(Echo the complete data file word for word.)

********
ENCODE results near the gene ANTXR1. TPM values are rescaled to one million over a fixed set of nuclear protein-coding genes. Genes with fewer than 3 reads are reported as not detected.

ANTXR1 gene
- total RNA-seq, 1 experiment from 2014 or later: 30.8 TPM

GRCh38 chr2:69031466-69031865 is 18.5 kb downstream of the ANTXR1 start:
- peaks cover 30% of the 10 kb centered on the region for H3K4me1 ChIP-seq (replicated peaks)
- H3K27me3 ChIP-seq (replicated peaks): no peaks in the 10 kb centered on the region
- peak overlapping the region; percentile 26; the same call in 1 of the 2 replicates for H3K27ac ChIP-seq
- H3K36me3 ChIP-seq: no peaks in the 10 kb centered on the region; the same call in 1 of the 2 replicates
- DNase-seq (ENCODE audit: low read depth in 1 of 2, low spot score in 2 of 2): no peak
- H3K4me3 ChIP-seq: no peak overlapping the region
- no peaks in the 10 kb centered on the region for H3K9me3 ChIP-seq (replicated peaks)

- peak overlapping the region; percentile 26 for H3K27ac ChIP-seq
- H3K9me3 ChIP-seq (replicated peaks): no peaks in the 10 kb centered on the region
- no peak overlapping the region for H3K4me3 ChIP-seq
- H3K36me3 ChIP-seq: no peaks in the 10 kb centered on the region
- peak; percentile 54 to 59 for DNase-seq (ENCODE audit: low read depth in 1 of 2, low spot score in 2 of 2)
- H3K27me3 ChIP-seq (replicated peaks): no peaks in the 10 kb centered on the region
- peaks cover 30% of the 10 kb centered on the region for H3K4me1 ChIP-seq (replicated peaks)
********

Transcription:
ENCODE results near the gene ANTXR1. TPM values are rescaled to one million over a fixed set of nuclear protein-coding genes. Genes with fewer than 3 reads are reported as not detected.

ANTXR1 gene
- total RNA-seq, 1 experiment from 2014 or later: 30.8 TPM

GRCh38 chr2:69031466-69031865 is 18.5 kb downstream of the ANTXR1 start:
- peaks cover 30% of the 10 kb centered on the region for H3K4me1 ChIP-seq (replicated peaks)
- H3K27me3 ChIP-seq (replicated peaks): no peaks in the 10 kb centered on the region
- peak overlapping the region; percentile 26; the same call in 1 of the 2 replicates for H3K27ac ChIP-seq
- H3K36me3 ChIP-seq: no peaks in the 10 kb centered on the region; the same call in 1 of the 2 replicates
- DNase-seq (ENCODE audit: low read depth in 1 of 2, low spot score in 2 of 2): no peak
- H3K4me3 ChIP-seq: no peak overlapping the region
- no peaks in the 10 kb centered on the region for H3K9me3 ChIP-seq (replicated peaks)

- peak overlapping the region; percentile 26 for H3K27ac ChIP-seq
- H3K9me3 ChIP-seq (replicated peaks): no peaks in the 10 kb centered on the region
- no peak overlapping the region for H3K4me3 ChIP-seq
- H3K36me3 ChIP-seq: no peaks in the 10 kb centered on the region
- peak; percentile 54 to 59 for DNase-seq (ENCODE audit: low read depth in 1 of 2, low spot score in 2 of 2)
- H3K27me3 ChIP-seq (replicated peaks): no peaks in the 10 kb centered on the region
- peaks cover 30% of the 10 kb centered on the region for H3K4me1 ChIP-seq (replicated peaks)